My book “The Data-Centric Revolution” will be out this summer. I will also be presenting at Dataversity’s Data Architecture Summit coming up in a few months. Both exercises reminded me that Data-Centric is not a simple technology upgrade. It’s going to take a great deal more to shift the status quo.
Let’s start with Lawyers, Guns and Money, and then see what else we need.
A quick recap for those who just dropped in: The Data-Centric Revolution is the recognition that maintaining the status quo on enterprise information system implementation is a tragic downward spiral. Almost every ERP, Legacy Modernization, MDM, or you name it project is coming in at ever higher costs and making the overall situation worse.
We call the status quo the “application-centric quagmire.” The application-centric aspect stems from the observation that many business problems turn into IT projects, most of which end up with building, buying, or renting (Software as a Service) a new application system. Each new application system comes with its own, arbitrarily different data model, which adds to the pile of existing application data models, further compounding the complexity, upping the integration tax, and inadvertently entrenching the legacy systems.
The alternative we call “data-centric.” It is not a technology fix. It is not something you can buy. We hope for this reason that it will avoid the fate of the Gartner hype cycle. It is a discipline and culture issue. We call it a revolution because it is not something you add to your existing environment; it is something you do with the intention of gradually replacing your existing environment (recognizing that this will take time.)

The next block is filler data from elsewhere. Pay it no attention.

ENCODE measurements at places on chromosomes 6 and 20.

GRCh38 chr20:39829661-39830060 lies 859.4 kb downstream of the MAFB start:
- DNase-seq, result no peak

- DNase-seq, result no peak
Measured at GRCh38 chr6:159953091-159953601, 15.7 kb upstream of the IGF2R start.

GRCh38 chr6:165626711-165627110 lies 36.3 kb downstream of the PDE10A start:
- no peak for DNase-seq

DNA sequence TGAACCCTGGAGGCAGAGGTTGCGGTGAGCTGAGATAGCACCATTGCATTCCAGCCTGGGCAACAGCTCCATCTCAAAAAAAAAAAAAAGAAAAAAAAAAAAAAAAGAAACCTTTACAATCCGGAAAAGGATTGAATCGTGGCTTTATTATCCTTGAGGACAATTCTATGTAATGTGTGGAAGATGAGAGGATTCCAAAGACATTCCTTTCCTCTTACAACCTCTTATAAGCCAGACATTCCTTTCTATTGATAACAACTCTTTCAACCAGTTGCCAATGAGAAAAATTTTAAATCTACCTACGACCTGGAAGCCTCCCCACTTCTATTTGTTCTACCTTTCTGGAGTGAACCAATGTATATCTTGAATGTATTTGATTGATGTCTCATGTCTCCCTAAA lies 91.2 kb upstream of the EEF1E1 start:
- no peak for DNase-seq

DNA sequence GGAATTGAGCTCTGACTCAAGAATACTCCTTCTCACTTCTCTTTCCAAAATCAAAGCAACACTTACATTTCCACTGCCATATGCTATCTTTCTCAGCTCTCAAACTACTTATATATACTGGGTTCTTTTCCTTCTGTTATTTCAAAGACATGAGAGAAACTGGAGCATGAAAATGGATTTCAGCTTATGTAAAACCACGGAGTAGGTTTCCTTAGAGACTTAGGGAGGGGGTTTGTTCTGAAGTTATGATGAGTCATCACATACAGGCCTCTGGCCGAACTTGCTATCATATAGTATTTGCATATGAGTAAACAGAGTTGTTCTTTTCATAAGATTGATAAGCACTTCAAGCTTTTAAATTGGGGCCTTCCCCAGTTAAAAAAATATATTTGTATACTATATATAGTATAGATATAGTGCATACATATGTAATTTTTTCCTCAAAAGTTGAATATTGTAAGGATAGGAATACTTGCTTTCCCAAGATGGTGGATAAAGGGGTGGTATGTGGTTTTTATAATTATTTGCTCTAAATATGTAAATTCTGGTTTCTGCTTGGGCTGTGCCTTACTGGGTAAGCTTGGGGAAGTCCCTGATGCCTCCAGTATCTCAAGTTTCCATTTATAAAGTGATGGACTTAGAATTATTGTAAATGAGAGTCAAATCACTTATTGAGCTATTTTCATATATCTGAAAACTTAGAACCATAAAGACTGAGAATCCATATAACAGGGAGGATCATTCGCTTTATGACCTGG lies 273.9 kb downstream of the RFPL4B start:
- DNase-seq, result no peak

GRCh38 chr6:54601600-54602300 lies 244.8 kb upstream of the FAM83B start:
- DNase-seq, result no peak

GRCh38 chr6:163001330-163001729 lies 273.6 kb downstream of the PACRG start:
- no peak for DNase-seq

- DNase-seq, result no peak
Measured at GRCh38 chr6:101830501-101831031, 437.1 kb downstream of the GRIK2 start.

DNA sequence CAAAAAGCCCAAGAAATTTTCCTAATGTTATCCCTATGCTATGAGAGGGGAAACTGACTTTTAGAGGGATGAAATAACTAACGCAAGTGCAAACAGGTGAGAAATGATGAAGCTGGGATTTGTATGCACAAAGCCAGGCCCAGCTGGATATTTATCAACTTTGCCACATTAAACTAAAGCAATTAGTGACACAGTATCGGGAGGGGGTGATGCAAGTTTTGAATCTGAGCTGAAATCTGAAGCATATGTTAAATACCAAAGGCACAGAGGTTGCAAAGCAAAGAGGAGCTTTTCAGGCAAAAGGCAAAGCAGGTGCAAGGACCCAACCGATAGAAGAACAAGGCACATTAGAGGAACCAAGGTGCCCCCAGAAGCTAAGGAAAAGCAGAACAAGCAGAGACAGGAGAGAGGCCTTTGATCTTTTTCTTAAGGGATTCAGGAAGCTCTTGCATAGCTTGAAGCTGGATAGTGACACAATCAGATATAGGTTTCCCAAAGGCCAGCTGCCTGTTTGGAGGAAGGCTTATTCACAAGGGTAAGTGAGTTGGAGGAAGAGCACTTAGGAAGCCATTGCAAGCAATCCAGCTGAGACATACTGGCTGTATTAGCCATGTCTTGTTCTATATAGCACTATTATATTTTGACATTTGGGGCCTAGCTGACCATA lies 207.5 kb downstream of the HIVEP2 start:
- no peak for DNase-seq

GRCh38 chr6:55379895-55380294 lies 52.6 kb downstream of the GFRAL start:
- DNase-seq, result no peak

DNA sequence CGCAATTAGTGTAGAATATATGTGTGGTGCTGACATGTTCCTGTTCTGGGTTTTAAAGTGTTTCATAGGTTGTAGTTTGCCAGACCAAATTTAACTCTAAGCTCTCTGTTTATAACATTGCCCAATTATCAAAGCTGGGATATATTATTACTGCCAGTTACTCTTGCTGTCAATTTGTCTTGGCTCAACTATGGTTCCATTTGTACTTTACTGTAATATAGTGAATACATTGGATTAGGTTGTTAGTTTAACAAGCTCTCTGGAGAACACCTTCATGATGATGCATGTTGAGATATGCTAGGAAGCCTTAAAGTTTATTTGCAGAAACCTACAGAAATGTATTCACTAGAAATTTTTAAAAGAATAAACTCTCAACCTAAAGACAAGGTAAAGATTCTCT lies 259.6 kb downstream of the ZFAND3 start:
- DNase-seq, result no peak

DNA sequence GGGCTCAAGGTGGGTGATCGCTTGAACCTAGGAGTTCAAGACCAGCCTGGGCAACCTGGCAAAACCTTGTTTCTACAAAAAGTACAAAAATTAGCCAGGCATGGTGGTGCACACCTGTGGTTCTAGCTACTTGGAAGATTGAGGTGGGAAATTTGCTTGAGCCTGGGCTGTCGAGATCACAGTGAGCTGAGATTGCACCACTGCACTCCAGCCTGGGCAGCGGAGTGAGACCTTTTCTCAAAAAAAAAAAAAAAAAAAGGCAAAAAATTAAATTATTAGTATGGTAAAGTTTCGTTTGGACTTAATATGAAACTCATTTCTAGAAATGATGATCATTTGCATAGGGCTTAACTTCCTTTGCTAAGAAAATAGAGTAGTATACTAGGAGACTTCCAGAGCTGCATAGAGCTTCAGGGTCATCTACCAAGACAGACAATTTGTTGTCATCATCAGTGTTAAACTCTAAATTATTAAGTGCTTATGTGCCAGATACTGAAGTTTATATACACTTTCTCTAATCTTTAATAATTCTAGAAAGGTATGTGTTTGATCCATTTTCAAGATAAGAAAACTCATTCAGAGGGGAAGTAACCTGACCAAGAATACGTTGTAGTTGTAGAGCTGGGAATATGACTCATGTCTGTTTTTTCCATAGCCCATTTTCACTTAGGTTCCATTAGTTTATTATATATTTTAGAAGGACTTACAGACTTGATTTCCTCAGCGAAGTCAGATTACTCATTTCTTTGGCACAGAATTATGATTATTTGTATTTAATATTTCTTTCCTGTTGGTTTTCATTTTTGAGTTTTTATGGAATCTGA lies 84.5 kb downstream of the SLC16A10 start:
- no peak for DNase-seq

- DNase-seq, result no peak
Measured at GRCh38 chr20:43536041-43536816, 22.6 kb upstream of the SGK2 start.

Seems like most good revolutions would benefit from the Warren Zevon refrain: “Send lawyers, guns, and money.” Let’s look at how this will play out in the data-centric revolution.
While there are plenty of lawyers in most established enterprises, most are concerned with preserving the status quo. That’s mostly what lawyers do. What we need from the equivalent of lawyers in the data-centric revolution are people who can construct the new normal.
The new normal includes data governance. Again, typical data governance is about keeping things more or less the same. Data governance for the data-centric world, is about creating a new order. In place of thousands of complex data models, the data-centric approach rests on a single, simple, federate-able model for the enterprise. The data governance trick is firstly to establish this shared model.
Once the initial model is instantiated the governance policy is even more challenging than in a traditional environment. In a traditional application-centric world, while governance is typically a corporate function, almost all the data models are local to their applications. As a result, in a traditional environment governance is more about understanding how things map than it is about shared meaning, policy, or new ways of doing things. In data-centric, once we have the first version of the shared model, all subsequent users need to agree, share, and co-evolve the model. The good news is semantic technology and graph databases make this much simpler, but the problem doesn’t solve itself. It requires governance, cooperation, policies, and procedures to keep everybody rowing the same direction. Things that lawyers are typically good at.
The equivalent to guns in this environment is executive level support. Power. Every successful transition we’ve seen has been accompanied by senior level attention and direction. And unfortunately, “successful” projects get torpedoed in senior management cross fires.